Lets start this post with a Lachmann passage on Keynes and subjectivism:
We have emphasized the importance of expectations for the subjectivist view of action. It is well known that in the General Theory, Keynes’s main aim was to establish the possibility of unemployment equilibrium and that everything else he had to say was made to serve this purpose. The introduction of expectations was thus to him a means to an end. He brought them into his argument when it suited him and left them out when it did not. (emphasis mine)
Keynes_Follower states the following
I may have a possible response to this uncertainty problem. The market itself is uncertain, we both agree, but government does reduce uncertainty because it has intervening factors that we know and that said, it does not apply to the uncertain problem like that of the markets at least.
But to answer: In a world of ontological uncertainty, non ergodicity, and transmutability, how can we have Post Keynesians say for certain that government reduces uncertainty? Just because the market is instable, unpredictable, and uncertain does not follow that government policies in trying to reduce the consequences to these thing suit any better. And it does not follow that these same policies overcome uncertainty. Again to state that ‘Government reduces uncertainty’ is like saying ‘increase of knowledge reduces uncertainty’.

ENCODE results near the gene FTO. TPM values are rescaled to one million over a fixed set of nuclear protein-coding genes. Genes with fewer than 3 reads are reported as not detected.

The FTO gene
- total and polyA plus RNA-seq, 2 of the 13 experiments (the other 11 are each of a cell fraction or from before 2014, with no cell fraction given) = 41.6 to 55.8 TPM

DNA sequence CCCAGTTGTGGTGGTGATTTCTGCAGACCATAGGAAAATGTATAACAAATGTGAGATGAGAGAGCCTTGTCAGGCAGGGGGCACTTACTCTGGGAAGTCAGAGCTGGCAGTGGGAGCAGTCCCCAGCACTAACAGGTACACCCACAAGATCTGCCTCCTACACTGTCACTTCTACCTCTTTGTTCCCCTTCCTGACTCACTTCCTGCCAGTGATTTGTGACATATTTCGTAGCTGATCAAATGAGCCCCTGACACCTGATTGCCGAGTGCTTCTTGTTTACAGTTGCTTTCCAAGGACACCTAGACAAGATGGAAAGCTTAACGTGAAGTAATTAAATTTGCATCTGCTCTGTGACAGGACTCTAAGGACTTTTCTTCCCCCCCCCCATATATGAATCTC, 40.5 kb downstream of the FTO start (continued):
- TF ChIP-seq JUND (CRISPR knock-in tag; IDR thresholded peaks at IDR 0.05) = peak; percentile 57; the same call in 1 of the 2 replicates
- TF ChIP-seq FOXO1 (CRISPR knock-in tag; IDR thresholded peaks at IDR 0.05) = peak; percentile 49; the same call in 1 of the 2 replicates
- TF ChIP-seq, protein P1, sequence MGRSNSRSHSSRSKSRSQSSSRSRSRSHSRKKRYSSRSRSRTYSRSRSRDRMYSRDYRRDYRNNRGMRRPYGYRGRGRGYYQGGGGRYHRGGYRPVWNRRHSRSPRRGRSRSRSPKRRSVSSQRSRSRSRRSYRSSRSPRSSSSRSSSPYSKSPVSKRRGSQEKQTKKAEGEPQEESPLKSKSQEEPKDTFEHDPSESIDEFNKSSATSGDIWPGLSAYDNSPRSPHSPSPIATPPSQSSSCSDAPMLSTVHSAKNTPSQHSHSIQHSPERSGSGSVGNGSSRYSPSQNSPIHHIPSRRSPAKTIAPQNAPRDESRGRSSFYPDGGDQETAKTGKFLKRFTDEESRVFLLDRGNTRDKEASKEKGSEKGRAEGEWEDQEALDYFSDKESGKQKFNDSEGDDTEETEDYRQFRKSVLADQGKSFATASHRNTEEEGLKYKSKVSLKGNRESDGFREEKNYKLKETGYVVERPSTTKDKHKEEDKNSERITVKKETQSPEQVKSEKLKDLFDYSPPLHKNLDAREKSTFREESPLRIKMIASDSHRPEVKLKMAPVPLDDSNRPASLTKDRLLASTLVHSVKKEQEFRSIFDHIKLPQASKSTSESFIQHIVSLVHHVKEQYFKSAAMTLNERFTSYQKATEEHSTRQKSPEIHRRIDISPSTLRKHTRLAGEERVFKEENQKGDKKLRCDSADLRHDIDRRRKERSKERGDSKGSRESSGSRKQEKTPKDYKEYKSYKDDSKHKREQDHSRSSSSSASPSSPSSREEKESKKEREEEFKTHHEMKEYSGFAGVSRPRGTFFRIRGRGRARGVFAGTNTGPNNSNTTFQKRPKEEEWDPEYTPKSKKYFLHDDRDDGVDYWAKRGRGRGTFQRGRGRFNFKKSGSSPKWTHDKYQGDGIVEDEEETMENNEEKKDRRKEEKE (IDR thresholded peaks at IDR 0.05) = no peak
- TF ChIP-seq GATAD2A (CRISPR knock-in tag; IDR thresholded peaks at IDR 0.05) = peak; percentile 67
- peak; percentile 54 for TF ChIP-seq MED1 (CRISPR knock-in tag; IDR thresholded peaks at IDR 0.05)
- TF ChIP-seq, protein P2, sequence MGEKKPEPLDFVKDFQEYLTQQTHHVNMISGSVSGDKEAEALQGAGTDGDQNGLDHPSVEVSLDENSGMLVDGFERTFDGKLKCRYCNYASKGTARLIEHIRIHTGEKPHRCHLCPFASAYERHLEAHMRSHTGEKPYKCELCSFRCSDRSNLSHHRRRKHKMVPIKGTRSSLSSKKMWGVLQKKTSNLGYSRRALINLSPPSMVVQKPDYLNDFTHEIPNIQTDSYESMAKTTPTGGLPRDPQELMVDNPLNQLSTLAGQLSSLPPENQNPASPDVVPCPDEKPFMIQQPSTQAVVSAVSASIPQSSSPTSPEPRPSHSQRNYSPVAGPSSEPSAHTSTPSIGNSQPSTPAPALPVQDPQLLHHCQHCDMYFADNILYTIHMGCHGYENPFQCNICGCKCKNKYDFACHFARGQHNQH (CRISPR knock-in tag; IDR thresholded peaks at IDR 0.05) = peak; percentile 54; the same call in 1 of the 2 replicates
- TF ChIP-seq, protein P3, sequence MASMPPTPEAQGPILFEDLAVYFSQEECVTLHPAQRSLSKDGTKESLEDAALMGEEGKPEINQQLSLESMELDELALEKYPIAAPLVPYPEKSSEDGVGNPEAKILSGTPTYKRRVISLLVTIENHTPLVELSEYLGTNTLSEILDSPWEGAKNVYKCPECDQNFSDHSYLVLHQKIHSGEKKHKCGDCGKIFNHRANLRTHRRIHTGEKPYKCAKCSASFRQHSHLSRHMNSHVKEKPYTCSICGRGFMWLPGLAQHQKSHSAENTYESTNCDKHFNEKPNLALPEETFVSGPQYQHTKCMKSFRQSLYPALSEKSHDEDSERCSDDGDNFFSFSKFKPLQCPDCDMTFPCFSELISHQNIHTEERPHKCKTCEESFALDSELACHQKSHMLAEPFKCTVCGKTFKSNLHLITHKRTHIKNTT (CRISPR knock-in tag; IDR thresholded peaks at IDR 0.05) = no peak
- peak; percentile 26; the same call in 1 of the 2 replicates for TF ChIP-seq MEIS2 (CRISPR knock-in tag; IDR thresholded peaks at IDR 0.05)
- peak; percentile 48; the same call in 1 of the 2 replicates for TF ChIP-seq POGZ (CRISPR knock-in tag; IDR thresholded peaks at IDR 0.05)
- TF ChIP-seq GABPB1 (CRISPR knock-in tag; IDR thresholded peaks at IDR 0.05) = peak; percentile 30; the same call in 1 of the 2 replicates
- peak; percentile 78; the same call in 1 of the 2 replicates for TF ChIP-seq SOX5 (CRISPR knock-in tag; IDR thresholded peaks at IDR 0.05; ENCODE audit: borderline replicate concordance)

This problem is even more of a problem if one rejects the ‘state vs market’ mentality, which many Post Keynesians agree to reject this mentality. This is to say, one cannot say the uncertainty problem solely applies on markets and also reject the ‘state vs market’ mentality. But even setting aside this ‘state vs market’ mentality, policies still influence the market process, and thus it still follows that the market still deals with the exact same problem than without the policies, it still deals with ontological uncertainty, non ergodicity, and transmutability.
It seems like the followers of Keynes have fallen into that same problem as Keynes but in a somewhat different context. Post Keynesian literature and research on uncertainty, while really great stuff, is only a means to an end. They use it when it suits them and leave it out when it doesn’t… Or so it currently seems.
And on a side note, this is not a critique specifically towards Post Keynesians, though I am ‘picking’ on the Post Keynesians (if you will) because of the great literature on uncertainty they have on markets. This critique really applies to all economic theories. If we want to have more realistic explanations about the economy and economics then we must be willing to take uncertainty to the next level and apply it to everything that is involved in the market process. Again, my conclusion that I drew up from my original post on uncertainty was as follows:
By applying all that has been said to economic theories and policies are key if we wish for economics, as a subject, to progress. Davidson is really spot on, on what he has to say about uncertainty and he does a very good job at explaining uncertainty in depth. Nevertheless, this puts in question all theory that asks for both positive and negative regulation.